47. –Ig-alpha and Ig-beta heterodimers–. Responsible for sending message to mature and to make antibodies
    Accessory intracellular-signaling molecules
  48. Antibody-like transmembrane protein (TCR)–. Are responsible for recognition and binding. Accessory proteins for intracellular signaling. –Are referred to as CD3. –Are responsible for sending message to activate and differentiate T cells.
    T cell receptor complex
  49. —Are needed for an effective immune response.— Antigen is processed within cells.— Are expressed on the cell surface in a specific manner.— Some antigens need special APCs; others can be processed by most any type of cell.
    molecules that present antigen
  50. ◦Glycoproteins on the surface of all human cells (except red blood cells [RBCs])◦Human leukocyte antigens (HLA) alleles: Inherited in a co-dominant fashion to enable both maternal and paternal antigens to be expressed ◦Are also called HLAs◦MHC class I genes: A, B, and C◦MHC class II genes: DR, DP, and DQ◦MHC class III genes: Other genes that control the quality and quantity of an immune response
    Major histocompatibility complex (MHC)
  51. —Is a specific combination of alleles at the six major HLA loci on one chromosome (A, B, C, DR, DQ, and DP).
  52. —Cells in transplanted tissue from one individual have a different set of MHC surface antigens than those of the recipient. —The recipient can mount an immune response against foreign MHC molecules. —The more similar two individuals are in HLA tissue type, the more likely for a successful transplant.
  53. —Antigen-presenting molecules. —Found on APCs and thymus cells. —Present lipid antigens◦(Mycobacterium tuberculosis and Mycobacterium leprae)
  54. —Antigen-independent interactions between cells. —Resulting in intracellular signaling events that are independent of the TCR or BCR complexes. —Necessary complement to antigen-specific signaling. —Needed for effective immune response.
    molecules that hold cells together
  55. —Low–molecular-weight proteins, or glycoproteins, function as chemical signals between cells. Are secreted by APCs and lymphocytes.
    Cytokines and their receptors
  56. Cytokines increase the production of
  57. Influences given cell that ultimately determines that cell's response. lymphocytes proliferate and differentiate in result.
  58. —All necessary receptor specificities are produced.— Takes place in the primary (central) lymphoid organs. Thymus for T cells, bone marrow for B cells—. Results in immature but immunocompetent T and B cells.— Migrates to secondary lymphoid organs to wait for antigens. Primarily occurs in the fetus
    generation of clonal diversity
  59. —Usually beings at birth and proceeds throughout life. —Is a process by which antigen selects lymphocytes with complementary TCRs or BCRs.
    clonal selection
  60. initiated by antigen. Expands the population and causes differentiation into antibody-secreting plasma cells or mature T cells or both.
    clonal selection
  61. Deoxyribonucleic acid (DNA) is cut and spliced. Each cell is unique and able to react with different antigens.
    somatic recombination
  62. central lymphoid organ of T-cell development.
  63. —T cells move from the thymic cortex to the medulla.— Changes include the development of the TCRs and the expression of surface molecules. —T cells are released into the blood and take up residence in the secondary lymph organs to await antigens.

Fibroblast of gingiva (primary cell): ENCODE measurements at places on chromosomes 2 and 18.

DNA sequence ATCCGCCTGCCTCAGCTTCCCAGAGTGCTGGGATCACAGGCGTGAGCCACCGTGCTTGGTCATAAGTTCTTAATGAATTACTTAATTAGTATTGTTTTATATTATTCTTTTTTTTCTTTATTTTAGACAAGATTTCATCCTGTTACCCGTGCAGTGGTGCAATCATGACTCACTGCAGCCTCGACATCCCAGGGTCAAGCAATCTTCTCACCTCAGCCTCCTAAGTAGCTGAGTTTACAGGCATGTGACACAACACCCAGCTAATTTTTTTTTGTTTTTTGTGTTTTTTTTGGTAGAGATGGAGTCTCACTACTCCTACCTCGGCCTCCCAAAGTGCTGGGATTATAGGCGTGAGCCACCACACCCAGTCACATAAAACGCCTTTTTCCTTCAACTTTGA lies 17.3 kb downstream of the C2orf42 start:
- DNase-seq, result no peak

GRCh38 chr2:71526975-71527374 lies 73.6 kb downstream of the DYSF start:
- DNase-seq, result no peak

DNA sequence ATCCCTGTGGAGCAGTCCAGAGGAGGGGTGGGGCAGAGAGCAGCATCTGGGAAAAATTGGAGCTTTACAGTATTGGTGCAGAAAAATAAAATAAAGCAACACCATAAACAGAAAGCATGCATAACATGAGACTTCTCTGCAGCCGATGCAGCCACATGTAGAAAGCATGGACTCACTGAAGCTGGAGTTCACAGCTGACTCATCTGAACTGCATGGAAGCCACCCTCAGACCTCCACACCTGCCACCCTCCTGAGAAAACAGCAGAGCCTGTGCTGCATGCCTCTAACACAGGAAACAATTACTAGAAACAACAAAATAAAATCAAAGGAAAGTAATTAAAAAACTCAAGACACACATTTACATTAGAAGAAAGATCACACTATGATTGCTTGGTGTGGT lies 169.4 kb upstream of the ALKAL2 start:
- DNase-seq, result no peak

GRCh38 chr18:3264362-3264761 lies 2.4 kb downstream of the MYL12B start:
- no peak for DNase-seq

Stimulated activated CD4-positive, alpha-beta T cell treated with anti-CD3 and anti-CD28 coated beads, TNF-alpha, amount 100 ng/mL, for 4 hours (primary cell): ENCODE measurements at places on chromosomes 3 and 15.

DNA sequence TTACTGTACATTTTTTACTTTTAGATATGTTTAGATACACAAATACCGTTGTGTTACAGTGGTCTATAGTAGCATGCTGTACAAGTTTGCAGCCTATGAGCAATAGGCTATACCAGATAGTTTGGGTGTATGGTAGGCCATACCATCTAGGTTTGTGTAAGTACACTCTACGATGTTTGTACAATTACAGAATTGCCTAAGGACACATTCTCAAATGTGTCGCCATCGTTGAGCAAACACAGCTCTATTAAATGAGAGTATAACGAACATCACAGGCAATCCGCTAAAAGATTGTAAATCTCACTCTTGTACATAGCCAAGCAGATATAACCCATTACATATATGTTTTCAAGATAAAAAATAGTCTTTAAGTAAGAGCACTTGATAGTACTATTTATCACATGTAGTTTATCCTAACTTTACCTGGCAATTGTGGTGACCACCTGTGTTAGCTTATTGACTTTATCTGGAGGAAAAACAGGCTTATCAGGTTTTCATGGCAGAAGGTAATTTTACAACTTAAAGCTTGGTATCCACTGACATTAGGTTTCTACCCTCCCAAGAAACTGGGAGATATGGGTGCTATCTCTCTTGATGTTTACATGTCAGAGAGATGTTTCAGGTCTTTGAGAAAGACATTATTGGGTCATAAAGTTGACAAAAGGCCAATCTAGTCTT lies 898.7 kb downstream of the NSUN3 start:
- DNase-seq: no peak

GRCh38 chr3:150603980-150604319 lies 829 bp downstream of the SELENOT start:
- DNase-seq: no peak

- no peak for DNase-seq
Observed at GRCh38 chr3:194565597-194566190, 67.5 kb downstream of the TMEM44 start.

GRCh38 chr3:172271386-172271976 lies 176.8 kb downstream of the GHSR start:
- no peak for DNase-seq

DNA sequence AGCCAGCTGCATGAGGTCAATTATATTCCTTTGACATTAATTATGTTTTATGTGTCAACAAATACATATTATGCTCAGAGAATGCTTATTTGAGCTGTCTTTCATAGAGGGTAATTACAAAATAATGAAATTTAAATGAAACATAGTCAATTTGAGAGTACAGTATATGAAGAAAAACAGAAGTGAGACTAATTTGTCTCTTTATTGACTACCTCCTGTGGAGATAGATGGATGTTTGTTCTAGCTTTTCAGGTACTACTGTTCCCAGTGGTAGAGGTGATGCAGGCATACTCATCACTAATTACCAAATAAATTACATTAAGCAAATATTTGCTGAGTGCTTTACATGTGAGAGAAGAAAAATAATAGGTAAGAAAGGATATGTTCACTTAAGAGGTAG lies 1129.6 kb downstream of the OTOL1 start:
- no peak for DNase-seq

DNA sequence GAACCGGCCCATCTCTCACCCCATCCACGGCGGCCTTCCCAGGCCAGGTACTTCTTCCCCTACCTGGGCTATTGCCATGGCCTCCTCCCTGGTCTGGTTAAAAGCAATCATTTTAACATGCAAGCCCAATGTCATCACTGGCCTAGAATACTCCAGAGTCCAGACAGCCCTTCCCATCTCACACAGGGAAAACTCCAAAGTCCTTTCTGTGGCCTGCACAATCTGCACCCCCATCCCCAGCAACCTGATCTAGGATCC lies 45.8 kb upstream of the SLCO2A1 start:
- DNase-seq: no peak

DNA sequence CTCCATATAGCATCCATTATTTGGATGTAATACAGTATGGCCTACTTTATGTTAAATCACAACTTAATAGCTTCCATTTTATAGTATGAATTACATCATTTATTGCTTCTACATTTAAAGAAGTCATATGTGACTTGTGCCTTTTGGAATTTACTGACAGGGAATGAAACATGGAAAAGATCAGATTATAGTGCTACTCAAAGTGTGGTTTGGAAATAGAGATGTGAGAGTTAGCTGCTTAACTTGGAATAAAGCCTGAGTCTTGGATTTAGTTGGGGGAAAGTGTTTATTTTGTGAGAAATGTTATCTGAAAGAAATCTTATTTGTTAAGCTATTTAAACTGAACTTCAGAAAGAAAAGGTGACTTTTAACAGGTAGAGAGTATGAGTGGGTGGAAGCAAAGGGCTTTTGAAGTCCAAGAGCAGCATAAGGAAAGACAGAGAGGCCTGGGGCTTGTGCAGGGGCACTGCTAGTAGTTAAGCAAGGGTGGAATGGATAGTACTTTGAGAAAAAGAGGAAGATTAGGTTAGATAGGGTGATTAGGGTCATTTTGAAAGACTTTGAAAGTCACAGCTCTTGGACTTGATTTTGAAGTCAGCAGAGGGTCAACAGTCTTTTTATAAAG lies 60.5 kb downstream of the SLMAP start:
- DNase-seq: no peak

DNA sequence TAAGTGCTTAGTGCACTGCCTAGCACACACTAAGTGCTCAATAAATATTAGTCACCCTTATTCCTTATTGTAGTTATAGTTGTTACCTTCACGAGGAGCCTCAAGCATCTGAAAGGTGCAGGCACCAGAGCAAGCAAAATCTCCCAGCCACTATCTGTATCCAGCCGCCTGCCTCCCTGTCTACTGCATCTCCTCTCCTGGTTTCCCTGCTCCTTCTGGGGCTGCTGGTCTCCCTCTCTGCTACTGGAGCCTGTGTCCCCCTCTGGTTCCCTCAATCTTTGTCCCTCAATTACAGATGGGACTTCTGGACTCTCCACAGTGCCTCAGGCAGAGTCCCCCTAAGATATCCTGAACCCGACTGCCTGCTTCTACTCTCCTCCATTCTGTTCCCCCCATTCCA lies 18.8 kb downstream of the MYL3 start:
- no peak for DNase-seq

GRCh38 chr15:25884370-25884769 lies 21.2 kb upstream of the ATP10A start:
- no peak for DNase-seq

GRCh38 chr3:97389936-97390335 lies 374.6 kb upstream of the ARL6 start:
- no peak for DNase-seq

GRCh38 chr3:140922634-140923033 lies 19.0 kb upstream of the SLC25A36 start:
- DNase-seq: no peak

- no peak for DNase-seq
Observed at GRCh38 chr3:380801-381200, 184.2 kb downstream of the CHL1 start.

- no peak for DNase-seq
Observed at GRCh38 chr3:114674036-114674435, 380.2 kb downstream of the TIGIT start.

T-Cell Maturation
  64. —Produce changes in characteristic surface markers (TCR, CD4, CD8)
    T cell maturation
  65. CD2 is a marker for
    t cells
  66. recognize antigens presented by MHC class II molecules and develop into Th cell
    CD4 cells
  67. recognize antigens presented by MHC class I molecules and become mediators of cell-mediated immunity and directly kill other cells (T-cytotoxic [Tc] cells).
    CD8 cells
  68. Autoreactive T cells in the thymus are deleted
    Central tolerance
  69. ◦A TCR strongly reacts with MHC class I or class II; the T cell will undergo apoptosis.
    clonal deletion
  70. ◦Developing T cell’s TCR binds strongly with a self-antigen causing T cell to be deleted.
    negative selection
  71. ◦Surface CD4 molecules bind to MHC class II molecules and become CD4 single–positive; surface CD8 reacts with MHC class I molecules and become CD8 single–positive. –60% of immunocompetent T cells being CD4+ and 40% being CD8+.
    positive selection
  72. —Occurs in the bone marrow.— Stem cell matures. ◦CD45R and the interleukin (IL)–7 receptor–IL-7: Is produced by stromal cells; is critical in driving the further differentiation and proliferation of the B cell.
    B cell maturation
  73. —Production of BCRs. Heavy and light chains. V, D, and J genes
    Production of BCRs
  74. Complement receptor
    CD 21
  75. ◦Adhesion molecule required for later interactions with Th cells
  76. ◦Large number of autoreactive B cells are eliminated if exposed to self-antigen—over
  77. —Include the spleen, lymph nodes, adenoids, tonsils, Peyer patches (intestines), and appendix.
    secondary lymphoid organs
  78. —Lymphocytes bind to the endothelium through adhesion molecules.
    high endothelial venules
  79. Antigens require processing and presentation by
  80. –Present antigen to Th cells that facilitate humoral immune response
    B lymphocytes
  81. Present antigen to memory Th cells to initiate a rapid response to antigens
    secondary immune response, macrophages
  82. –Process antigen from a site of inflammation to T-cell–rich areas of lymph nodes
    dendritic cells
  83. ◦Antigen processing: Is the process by which exogenous and endogenous antigens are linked with the appropriate ___ molecules.
  84. ◦Generally present endogenous (inside cells) antigens.
    class 1 MHC molecules
  85. ◦Prefer exogenous (outside cells) antigens.
    class 2 MHC molecules
  86. —Th cells help the antigen-driven maturation of B and T cells.—Facilitate and magnify interaction between APCs and immunocompetent lymphocytes.
    T-helper lymphocytes